In an earlier post we celebrated the life and ministry of George Freeman Bragg, Jr. a priest of the Episcopal Church who was of African-American descent. In this post I celebrate the life and work of W.E.B. DuBois, who has been hailed as the father of Social Science. The Reverend Doctor Martin Luther King, Jr. wrote of this man, “His singular greatness lay in his quest for truth about his own people. There were very few scholars who concerned themselves with honest study of the black man and he sought to fill the immense void”. In contrast to the approach of such important figures as Booker T. Washington who argued that persons of African descent should forego political equality and civil rights and focus on industrial evolution DuBois believed in the higher education of the talented tenth whose education would help other African Americans achieve.
The “Niagara Movement’ (named for the group’s first meeting site, which was shifted to Canada when they were prevented from meeting in the U.S.) was the result of his efforts toward “organized determination and aggressive action on the part of men who believed in Negro freedom and growth. “ In 1909, most of the group members merged with white supporters and the National Association for the Advancement of Colored People was formed. Even when he was at odds with the white leadership of the NAACP he advanced his causes in the magazine Crisis.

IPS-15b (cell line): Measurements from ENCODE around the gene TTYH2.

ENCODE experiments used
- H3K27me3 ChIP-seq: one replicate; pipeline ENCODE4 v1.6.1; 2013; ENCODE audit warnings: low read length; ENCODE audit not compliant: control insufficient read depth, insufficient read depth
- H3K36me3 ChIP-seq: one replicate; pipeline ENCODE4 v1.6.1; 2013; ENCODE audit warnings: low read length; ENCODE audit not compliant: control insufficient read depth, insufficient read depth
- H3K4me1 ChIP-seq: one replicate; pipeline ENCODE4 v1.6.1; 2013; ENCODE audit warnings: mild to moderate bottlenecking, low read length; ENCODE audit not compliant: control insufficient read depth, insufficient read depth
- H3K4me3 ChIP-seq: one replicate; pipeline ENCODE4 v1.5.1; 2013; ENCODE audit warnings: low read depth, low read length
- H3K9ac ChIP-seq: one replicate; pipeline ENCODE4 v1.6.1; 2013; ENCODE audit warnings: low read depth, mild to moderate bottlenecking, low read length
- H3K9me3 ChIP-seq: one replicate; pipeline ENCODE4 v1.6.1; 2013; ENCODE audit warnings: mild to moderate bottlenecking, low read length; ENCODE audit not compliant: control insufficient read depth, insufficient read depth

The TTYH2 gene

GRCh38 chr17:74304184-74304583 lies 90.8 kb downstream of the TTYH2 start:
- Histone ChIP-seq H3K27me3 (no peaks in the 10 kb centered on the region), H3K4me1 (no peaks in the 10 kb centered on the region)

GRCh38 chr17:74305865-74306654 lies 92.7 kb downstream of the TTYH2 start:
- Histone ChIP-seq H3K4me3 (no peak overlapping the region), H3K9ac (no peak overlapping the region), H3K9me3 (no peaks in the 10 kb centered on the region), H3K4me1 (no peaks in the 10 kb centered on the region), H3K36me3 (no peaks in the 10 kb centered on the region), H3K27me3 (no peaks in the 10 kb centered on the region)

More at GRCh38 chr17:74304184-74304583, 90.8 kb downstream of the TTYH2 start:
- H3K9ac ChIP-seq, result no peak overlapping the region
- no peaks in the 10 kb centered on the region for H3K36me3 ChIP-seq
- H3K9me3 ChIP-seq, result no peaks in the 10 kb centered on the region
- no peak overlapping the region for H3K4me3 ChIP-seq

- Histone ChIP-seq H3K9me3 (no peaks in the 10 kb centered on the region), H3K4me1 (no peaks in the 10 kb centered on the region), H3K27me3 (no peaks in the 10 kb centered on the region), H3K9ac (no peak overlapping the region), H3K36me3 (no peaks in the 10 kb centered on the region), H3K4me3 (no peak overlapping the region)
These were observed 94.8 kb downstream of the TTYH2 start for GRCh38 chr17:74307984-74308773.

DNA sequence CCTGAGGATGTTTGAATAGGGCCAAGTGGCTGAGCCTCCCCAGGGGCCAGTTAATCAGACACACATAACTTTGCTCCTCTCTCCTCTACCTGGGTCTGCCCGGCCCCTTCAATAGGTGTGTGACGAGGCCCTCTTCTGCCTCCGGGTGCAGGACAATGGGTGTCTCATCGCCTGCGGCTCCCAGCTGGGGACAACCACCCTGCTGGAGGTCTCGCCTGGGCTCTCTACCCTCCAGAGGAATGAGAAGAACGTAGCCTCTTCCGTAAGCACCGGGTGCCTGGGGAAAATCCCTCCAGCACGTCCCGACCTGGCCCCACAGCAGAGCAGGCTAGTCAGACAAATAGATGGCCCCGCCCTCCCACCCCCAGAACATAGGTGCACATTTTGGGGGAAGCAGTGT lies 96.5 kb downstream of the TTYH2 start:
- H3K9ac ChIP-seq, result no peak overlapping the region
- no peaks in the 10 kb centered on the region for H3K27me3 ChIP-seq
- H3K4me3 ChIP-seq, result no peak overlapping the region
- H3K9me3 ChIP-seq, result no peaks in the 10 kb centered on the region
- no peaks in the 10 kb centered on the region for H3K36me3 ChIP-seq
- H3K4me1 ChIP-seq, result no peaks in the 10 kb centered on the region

DuBois was a leading participant in several Pan-African meetings. At one point he renounced his American Citizenship and moved to Ghana where he died in 1963, on the eve of the March to Washington.
In the Old Testament lesson from the prophet Jeremiah appointed to be read on this feast the Lord God commands the Hebrews to release and free their “Hebrew” slaves. They initially complied with this command but later fell back into enslaving their fellow men. And, for this the Lord wrought vengeance and defeat upon them. (Jeremiah 4:8-18) And, in Mark’s Gospel, Mark 3:23-29, Jesus answers those who accuse him of casting out demons because he is the prince of demons by making the famous declaration that “a house divided against itself cannot stand”. Even Satan cannot stand with a divided house. William Edward Burghardt DuBois knew that if we refuse to free our fellow man not just physically, but also legally and opportunity wise, we risk great destruction and division. The recent events in Charleston and other places teach us that lack of equal opportunity and the mythology which it perpetuates can have disastrous consequences and that we must continuously work toward true equality for all humankind.